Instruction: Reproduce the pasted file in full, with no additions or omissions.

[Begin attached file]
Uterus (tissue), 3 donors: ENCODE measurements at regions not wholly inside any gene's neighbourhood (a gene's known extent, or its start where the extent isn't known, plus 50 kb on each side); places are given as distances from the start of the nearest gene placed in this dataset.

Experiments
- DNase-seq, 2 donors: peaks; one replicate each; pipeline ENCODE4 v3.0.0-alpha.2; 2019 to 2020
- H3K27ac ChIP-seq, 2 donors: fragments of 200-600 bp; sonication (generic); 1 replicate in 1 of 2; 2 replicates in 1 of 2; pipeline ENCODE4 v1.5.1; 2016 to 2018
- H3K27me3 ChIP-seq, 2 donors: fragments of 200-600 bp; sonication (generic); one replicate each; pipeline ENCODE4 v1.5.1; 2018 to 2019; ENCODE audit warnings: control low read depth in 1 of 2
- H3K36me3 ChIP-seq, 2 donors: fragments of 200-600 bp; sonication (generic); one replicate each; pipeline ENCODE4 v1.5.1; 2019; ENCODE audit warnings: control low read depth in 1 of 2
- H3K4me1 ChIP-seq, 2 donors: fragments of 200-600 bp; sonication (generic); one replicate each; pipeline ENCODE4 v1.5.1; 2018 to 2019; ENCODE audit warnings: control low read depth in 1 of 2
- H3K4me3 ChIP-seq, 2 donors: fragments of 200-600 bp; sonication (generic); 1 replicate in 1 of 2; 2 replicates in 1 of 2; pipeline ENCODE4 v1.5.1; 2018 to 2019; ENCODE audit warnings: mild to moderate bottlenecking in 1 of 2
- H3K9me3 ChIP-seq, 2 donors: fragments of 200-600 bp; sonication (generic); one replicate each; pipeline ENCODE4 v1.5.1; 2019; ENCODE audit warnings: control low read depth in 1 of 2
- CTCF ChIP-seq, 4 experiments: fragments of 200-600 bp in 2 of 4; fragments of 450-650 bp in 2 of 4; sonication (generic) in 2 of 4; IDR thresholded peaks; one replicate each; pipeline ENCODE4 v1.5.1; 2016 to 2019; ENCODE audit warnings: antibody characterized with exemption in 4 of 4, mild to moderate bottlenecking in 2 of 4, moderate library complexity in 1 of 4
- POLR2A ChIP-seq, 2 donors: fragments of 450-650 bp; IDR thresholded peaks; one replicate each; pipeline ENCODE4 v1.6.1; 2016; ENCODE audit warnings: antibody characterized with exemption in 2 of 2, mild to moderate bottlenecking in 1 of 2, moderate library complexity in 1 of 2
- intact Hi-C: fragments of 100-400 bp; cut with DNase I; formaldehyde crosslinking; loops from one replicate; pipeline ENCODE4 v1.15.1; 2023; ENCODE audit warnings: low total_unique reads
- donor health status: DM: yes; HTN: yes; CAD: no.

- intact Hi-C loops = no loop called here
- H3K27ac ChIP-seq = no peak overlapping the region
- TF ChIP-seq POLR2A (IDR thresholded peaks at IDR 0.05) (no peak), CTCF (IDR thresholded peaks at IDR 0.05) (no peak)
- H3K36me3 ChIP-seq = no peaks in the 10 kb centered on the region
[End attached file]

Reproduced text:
Uterus (tissue), 3 donors: ENCODE measurements at regions not wholly inside any gene's neighbourhood (a gene's known extent, or its start where the extent isn't known, plus 50 kb on each side); places are given as distances from the start of the nearest gene placed in this dataset.

Experiments
- DNase-seq, 2 donors: peaks; one replicate each; pipeline ENCODE4 v3.0.0-alpha.2; 2019 to 2020
- H3K27ac ChIP-seq, 2 donors: fragments of 200-600 bp; sonication (generic); 1 replicate in 1 of 2; 2 replicates in 1 of 2; pipeline ENCODE4 v1.5.1; 2016 to 2018
- H3K27me3 ChIP-seq, 2 donors: fragments of 200-600 bp; sonication (generic); one replicate each; pipeline ENCODE4 v1.5.1; 2018 to 2019; ENCODE audit warnings: control low read depth in 1 of 2
- H3K36me3 ChIP-seq, 2 donors: fragments of 200-600 bp; sonication (generic); one replicate each; pipeline ENCODE4 v1.5.1; 2019; ENCODE audit warnings: control low read depth in 1 of 2
- H3K4me1 ChIP-seq, 2 donors: fragments of 200-600 bp; sonication (generic); one replicate each; pipeline ENCODE4 v1.5.1; 2018 to 2019; ENCODE audit warnings: control low read depth in 1 of 2
- H3K4me3 ChIP-seq, 2 donors: fragments of 200-600 bp; sonication (generic); 1 replicate in 1 of 2; 2 replicates in 1 of 2; pipeline ENCODE4 v1.5.1; 2018 to 2019; ENCODE audit warnings: mild to moderate bottlenecking in 1 of 2
- H3K9me3 ChIP-seq, 2 donors: fragments of 200-600 bp; sonication (generic); one replicate each; pipeline ENCODE4 v1.5.1; 2019; ENCODE audit warnings: control low read depth in 1 of 2
- CTCF ChIP-seq, 4 experiments: fragments of 200-600 bp in 2 of 4; fragments of 450-650 bp in 2 of 4; sonication (generic) in 2 of 4; IDR thresholded peaks; one replicate each; pipeline ENCODE4 v1.5.1; 2016 to 2019; ENCODE audit warnings: antibody characterized with exemption in 4 of 4, mild to moderate bottlenecking in 2 of 4, moderate library complexity in 1 of 4
- POLR2A ChIP-seq, 2 donors: fragments of 450-650 bp; IDR thresholded peaks; one replicate each; pipeline ENCODE4 v1.6.1; 2016; ENCODE audit warnings: antibody characterized with exemption in 2 of 2, mild to moderate bottlenecking in 1 of 2, moderate library complexity in 1 of 2
- intact Hi-C: fragments of 100-400 bp; cut with DNase I; formaldehyde crosslinking; loops from one replicate; pipeline ENCODE4 v1.15.1; 2023; ENCODE audit warnings: low total_unique reads
- donor health status: DM: yes; HTN: yes; CAD: no.

- intact Hi-C loops = no loop called here
- H3K27ac ChIP-seq = no peak overlapping the region
- TF ChIP-seq POLR2A (IDR thresholded peaks at IDR 0.05) (no peak), CTCF (IDR thresholded peaks at IDR 0.05) (no peak)
- H3K36me3 ChIP-seq = no peaks in the 10 kb centered on the region